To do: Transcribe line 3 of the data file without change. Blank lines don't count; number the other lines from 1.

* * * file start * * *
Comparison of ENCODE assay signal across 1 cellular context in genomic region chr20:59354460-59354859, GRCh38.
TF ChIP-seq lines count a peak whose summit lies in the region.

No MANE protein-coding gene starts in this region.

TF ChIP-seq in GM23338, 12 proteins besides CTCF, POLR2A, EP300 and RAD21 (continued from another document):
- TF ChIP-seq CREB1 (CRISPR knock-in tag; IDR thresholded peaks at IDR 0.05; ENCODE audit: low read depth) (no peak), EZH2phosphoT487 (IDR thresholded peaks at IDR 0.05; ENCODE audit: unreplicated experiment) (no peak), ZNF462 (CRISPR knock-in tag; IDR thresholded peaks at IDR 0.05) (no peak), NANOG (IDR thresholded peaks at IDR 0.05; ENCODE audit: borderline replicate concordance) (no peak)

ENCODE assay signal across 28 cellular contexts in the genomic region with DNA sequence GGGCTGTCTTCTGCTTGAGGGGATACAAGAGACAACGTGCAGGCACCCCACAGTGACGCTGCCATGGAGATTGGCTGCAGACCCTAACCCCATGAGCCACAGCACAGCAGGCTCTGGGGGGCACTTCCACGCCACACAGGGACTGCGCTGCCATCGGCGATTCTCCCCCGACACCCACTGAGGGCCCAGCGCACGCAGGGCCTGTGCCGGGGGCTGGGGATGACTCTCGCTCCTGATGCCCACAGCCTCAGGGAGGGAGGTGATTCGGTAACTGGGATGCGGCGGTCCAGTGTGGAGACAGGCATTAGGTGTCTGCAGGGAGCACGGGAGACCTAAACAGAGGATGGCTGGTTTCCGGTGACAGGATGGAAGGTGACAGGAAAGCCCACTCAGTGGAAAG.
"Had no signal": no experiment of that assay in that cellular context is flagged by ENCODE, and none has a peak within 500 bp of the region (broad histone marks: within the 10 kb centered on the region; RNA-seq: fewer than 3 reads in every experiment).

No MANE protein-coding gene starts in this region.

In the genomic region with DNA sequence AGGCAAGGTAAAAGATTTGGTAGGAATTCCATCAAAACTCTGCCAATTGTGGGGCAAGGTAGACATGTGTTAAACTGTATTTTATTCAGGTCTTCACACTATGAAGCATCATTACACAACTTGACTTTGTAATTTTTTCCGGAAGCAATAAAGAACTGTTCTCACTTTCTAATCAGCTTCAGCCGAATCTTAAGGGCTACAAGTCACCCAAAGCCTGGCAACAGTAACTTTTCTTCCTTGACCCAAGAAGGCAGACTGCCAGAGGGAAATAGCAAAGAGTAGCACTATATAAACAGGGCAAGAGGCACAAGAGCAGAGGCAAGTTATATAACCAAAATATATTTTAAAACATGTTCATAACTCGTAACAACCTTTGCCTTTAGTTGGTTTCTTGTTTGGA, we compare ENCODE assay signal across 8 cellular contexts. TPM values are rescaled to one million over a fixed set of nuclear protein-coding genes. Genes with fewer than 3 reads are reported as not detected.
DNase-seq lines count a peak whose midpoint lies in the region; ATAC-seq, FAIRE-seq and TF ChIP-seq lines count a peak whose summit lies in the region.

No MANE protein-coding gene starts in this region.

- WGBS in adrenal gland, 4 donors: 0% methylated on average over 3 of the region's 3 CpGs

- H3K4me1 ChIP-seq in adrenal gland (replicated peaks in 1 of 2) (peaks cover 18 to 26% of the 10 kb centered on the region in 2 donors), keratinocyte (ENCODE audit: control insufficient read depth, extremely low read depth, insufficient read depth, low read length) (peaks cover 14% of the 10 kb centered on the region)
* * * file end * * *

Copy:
No MANE protein-coding gene starts in this region.